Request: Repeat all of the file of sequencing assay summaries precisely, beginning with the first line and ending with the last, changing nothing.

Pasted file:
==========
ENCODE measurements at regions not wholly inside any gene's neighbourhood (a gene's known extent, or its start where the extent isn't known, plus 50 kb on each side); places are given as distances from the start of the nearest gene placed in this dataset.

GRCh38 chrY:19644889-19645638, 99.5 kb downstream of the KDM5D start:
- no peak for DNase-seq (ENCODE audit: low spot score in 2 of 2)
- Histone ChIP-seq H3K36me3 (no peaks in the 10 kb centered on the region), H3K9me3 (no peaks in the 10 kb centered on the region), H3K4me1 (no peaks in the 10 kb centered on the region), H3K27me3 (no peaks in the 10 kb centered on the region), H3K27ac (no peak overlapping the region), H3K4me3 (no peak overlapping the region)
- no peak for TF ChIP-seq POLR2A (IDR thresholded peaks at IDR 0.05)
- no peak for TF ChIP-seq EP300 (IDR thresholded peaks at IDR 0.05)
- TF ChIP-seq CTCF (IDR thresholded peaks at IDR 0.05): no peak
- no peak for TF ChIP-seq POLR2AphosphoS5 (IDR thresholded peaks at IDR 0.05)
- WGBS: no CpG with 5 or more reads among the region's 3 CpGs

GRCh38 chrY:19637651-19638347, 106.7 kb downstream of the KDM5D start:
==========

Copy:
ENCODE measurements at regions not wholly inside any gene's neighbourhood (a gene's known extent, or its start where the extent isn't known, plus 50 kb on each side); places are given as distances from the start of the nearest gene placed in this dataset.

GRCh38 chrY:19644889-19645638, 99.5 kb downstream of the KDM5D start:
- no peak for DNase-seq (ENCODE audit: low spot score in 2 of 2)
- Histone ChIP-seq H3K36me3 (no peaks in the 10 kb centered on the region), H3K9me3 (no peaks in the 10 kb centered on the region), H3K4me1 (no peaks in the 10 kb centered on the region), H3K27me3 (no peaks in the 10 kb centered on the region), H3K27ac (no peak overlapping the region), H3K4me3 (no peak overlapping the region)
- no peak for TF ChIP-seq POLR2A (IDR thresholded peaks at IDR 0.05)
- no peak for TF ChIP-seq EP300 (IDR thresholded peaks at IDR 0.05)
- TF ChIP-seq CTCF (IDR thresholded peaks at IDR 0.05): no peak
- no peak for TF ChIP-seq POLR2AphosphoS5 (IDR thresholded peaks at IDR 0.05)
- WGBS: no CpG with 5 or more reads among the region's 3 CpGs

GRCh38 chrY:19637651-19638347, 106.7 kb downstream of the KDM5D start: